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Auxiliary Bishop of the Archdiocese
of Detroit, Michigan *
Moses rose up early in the morning, and went up to Mount Sinai, as the Lord had commanded him, and took in his hand two stone tablets. The Lord descended in the cloud, and stood with him there, and proclaimed his name, "Lord." Thus the Lord passed by before him, and proclaimed, "The Lord, the Lord, a merciful and gracious God, slow to anger, and abundant in loving kindness and truth."
Moses hurried and bowed his head toward the earth in worship. Then
he said, "If I find favor with you, O Lord, do come along in our company.
This is indeed a stiff-necked people; yet pardon our wickedness and sins,
and receive us as your own."
2 Corinthians 13:11-13
Finally, brothers and sisters, rejoice. Be perfected, be comforted,
be of the same mind, live in peace, and the God of love and peace will
be with you. Greet one another with a holy kiss. All the saints greet
you. The grace of the Lord Jesus Christ, the love of God, and the communion
of the Holy Spirit, be with you all.
For God so loved the world, that he gave his one and only Son, that
whoever believes in him should not perish, but have eternal life.
For God didn't send his Son into the world to judge the world, but that
the world should be saved through him. He who believes in him is
not judged. He who doesn't believe has been judged already, because he
has not believed in the name of the one and only Son of God.
* A longtime national and international activist in the peace movement, Bishop Gumbleton is a founding member of Pax Christi USA and an outspoken critic of the sanctions against Iraq.
has appeared on numerous radio and television programs, and has published
numerous articles and reports.
** Scripture texts in this work are in modified form from the American Standard Version of the Bible and are available as part of the public domain.
For your convenience, the
Scripture texts, as they appear in the Lectionary for Mass for Use in the
Dioceses of the United States, second typical edition, Copyright ©
1998, 1997, 1970 Confraternity of Christian Doctrine, Washington, D.C.,
may be found at the website of the United States Conference of Catholic
|In the paper this morning, thereís
a very long story. It takes up three or four complete pages and is
called 102Minutes: Last Words at the Trade Center. Just a
few excerpts from the story will make the setting for our reflection on
the Holy Trinity.
They began as calls for help, information, and guidance that quickly turned into soundings of desperation, anger and love. Now, they are the remembered voices of the men and women who were trapped on the high floors of the Twin Towers. From their last words, a haunting chronicle of the final 102 minutes that the World Trade Center has emerged. Built on scores of phone conversations and e-mail and voice messages, these accounts, along with the testimony of the handful of people who escaped, provide the first sweeping views from the floors directly hit by the airplanes and above.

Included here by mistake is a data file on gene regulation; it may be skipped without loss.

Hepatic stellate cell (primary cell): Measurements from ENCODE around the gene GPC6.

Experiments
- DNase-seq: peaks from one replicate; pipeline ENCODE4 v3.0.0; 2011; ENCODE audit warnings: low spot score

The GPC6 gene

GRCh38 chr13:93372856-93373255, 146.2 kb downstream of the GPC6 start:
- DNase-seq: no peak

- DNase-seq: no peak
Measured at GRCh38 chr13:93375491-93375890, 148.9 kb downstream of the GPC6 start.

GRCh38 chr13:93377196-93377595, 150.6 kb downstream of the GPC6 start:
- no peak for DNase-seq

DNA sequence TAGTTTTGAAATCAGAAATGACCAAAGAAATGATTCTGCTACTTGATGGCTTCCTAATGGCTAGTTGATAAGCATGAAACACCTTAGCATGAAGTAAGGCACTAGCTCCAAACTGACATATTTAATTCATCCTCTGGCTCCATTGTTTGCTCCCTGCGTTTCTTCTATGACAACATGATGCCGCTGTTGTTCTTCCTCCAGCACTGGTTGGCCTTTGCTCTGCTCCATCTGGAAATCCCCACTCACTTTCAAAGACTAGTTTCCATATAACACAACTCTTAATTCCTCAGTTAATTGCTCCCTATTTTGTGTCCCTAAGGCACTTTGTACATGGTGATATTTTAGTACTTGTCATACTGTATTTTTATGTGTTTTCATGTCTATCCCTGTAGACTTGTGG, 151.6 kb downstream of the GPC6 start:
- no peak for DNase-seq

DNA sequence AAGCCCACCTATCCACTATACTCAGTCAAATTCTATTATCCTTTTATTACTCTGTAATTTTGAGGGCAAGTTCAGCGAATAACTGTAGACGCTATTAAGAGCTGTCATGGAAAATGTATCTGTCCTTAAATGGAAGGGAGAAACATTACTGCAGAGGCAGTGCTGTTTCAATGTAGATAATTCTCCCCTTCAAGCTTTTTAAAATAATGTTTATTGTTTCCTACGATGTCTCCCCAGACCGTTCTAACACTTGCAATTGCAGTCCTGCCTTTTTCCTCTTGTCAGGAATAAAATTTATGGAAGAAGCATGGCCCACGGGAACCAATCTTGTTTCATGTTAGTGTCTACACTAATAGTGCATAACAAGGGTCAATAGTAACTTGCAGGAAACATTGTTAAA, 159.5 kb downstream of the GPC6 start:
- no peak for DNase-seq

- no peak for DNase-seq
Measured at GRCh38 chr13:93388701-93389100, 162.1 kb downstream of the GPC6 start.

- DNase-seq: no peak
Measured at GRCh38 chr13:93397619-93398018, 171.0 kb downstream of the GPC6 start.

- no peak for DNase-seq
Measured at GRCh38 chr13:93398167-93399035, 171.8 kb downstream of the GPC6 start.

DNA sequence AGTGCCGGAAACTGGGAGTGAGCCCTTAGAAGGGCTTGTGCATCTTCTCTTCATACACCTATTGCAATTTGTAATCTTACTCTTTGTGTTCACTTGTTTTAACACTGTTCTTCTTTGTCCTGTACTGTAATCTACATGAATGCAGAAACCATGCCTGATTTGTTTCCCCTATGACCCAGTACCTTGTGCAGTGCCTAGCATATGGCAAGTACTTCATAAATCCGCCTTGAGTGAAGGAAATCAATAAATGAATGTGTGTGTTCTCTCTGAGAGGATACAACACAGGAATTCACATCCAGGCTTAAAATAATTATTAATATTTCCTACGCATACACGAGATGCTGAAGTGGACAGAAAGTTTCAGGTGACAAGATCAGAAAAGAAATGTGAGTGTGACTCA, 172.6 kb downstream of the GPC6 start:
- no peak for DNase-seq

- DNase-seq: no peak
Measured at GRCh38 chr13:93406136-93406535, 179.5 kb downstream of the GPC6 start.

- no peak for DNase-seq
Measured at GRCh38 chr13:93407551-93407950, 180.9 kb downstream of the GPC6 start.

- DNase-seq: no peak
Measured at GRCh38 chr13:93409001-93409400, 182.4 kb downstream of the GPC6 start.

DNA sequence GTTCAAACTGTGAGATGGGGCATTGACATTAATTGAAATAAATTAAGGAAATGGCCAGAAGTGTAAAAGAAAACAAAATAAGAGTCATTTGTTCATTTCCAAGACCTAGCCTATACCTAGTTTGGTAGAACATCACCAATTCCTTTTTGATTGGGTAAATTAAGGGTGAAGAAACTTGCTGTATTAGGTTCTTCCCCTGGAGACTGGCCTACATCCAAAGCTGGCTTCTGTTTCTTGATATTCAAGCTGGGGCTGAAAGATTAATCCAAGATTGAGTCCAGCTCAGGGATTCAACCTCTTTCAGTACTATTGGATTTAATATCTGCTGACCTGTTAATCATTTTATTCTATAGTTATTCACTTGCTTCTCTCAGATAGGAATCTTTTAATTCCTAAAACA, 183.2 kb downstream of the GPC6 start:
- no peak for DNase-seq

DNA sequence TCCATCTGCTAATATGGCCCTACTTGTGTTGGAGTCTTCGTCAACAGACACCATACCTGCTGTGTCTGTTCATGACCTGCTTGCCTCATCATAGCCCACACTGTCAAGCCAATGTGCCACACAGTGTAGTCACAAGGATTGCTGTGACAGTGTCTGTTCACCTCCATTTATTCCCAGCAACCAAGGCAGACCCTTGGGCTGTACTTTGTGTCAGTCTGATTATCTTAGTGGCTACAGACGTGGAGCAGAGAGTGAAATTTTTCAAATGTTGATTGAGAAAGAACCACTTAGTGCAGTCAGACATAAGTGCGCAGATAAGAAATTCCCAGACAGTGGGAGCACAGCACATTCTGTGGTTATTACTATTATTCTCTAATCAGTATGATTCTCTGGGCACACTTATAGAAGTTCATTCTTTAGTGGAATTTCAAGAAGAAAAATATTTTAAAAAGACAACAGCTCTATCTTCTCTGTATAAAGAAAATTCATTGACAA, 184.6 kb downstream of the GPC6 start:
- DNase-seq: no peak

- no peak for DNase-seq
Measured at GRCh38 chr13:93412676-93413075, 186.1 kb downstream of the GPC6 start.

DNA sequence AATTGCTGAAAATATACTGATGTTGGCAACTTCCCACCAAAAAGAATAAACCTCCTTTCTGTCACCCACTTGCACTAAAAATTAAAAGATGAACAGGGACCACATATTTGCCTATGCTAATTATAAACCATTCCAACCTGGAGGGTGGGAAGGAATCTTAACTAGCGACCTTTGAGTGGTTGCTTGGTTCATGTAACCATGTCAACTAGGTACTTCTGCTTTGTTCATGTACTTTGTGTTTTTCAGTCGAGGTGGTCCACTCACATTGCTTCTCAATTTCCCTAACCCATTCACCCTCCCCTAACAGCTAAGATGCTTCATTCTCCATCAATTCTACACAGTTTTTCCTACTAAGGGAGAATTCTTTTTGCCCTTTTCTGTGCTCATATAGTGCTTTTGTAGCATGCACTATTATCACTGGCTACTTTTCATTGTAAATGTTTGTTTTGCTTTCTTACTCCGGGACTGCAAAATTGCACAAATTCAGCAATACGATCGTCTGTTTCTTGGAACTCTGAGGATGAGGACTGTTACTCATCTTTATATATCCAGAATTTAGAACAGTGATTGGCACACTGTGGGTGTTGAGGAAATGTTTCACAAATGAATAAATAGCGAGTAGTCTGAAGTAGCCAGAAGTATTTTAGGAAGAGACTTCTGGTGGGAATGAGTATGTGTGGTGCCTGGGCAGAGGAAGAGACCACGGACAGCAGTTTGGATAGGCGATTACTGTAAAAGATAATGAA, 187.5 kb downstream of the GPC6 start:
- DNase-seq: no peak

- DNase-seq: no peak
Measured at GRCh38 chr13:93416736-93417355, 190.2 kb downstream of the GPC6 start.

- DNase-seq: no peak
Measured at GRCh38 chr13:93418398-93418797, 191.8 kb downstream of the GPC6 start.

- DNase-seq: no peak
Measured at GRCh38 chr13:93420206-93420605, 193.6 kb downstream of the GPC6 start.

Rescue workers did not get near them. Photographers could not record their faces. If they were seen at all, it was with glimpses at windows nearly a quarter mile high. Yet, like messages in an electronic bottle from people marooned in some distant sky, their last words narrate a world that was coming undone.
A man sends an e-mail message asking, ďAny news from the outside?Ē before perching on a window ledge.
A husband calmly reminds his wife about their insurance policy, then says that the floor is groaning beneath him and tells her that she and their children meant the world to him.
No single call can describe scenes that were unfolding at terrible velocities in many places. The words from the upper floors offer, not only a broad and chilling view of the devastated zones, but also the only window onto acts of bravery, decency, grace and love at a brutal time.
It becomes very clear, as you read this account of that last 102 minutes, how people at that moment came to realize whatís really important -- what is really important in our lives. And, of course, itís our relationships, those we love, our family, our friends, our neighbors.
Iíve shared this before, but again itís something that I have found very inspiring, some words that my brother had written down as he was dying a couple of years ago and kept alongside of his bed. He says, ďYouíll never be happy if you canít figure out that loving people is all there is and that itís more important to love than to be loved -- because thatís when you feel love, by loving somebody. Iíve learned that you get the rewards of love by giving love.Ē
Again, it becomes so clear when we put our whole life in perspective to our death -- what is so important, loving other people and being loved, nothing else.
And that really is a good thing to remind ourselves of as we celebrate the Feast of the Holy Trinity, because we are made in the image of God. Thatís what weíve learned from our earliest years, that you and I, every one of us, is made in Godís image. And thatís why itís so important to love and to be loved. Thereís nothing else that can bring us into a fullness of our life, to be the whole person that we can be, and to be all that God wants us to be. Nothing is more important. And itís because we are made in Godís image.
As we celebrate today, God isnít just some abstract power, the source, or some combination of super people, God is a community of persons. We learn from the mystery of the Trinity that God loves and is loved; that thereís mutuality, reciprocity, a communion of life. Thatís the very essence of God. And God has made us in that same image. Yet, unless we learn to love and be loved, we can never grow into the fullness of the image of God that weíre called to achieve.
Todayís lessons bring this out so clearly, who God is, what kind of god it is that we worship.
In the first lesson, God is proclaiming Godís own name, ďYahweh.Ē Yahweh which means I am who am, the one who is, the one who is the source of everything, the one who is the ground of all being. I am who am. I am who gives being to all others. God had revealed that name to Moses sometime before. And in the Jewish tradition, when you reveal your name to somebody, youíre making yourself open to that person, youíre becoming vulnerable, youíre entering into a relationship.
And so in the book of Exodus, we learn how God opened Gods whole being to us. The God who is -- I am who am -- enters into relationship with all of us.
And, then, in the lesson that we hear today, God is a God of forgiveness, of compassion, of mercy, of love. Even though the people had been totally unfaithful, had denied their relationship with God, God could not stop loving them. Thatís the kind of God we worship and celebrate today in this Feast of the Holy Trinity.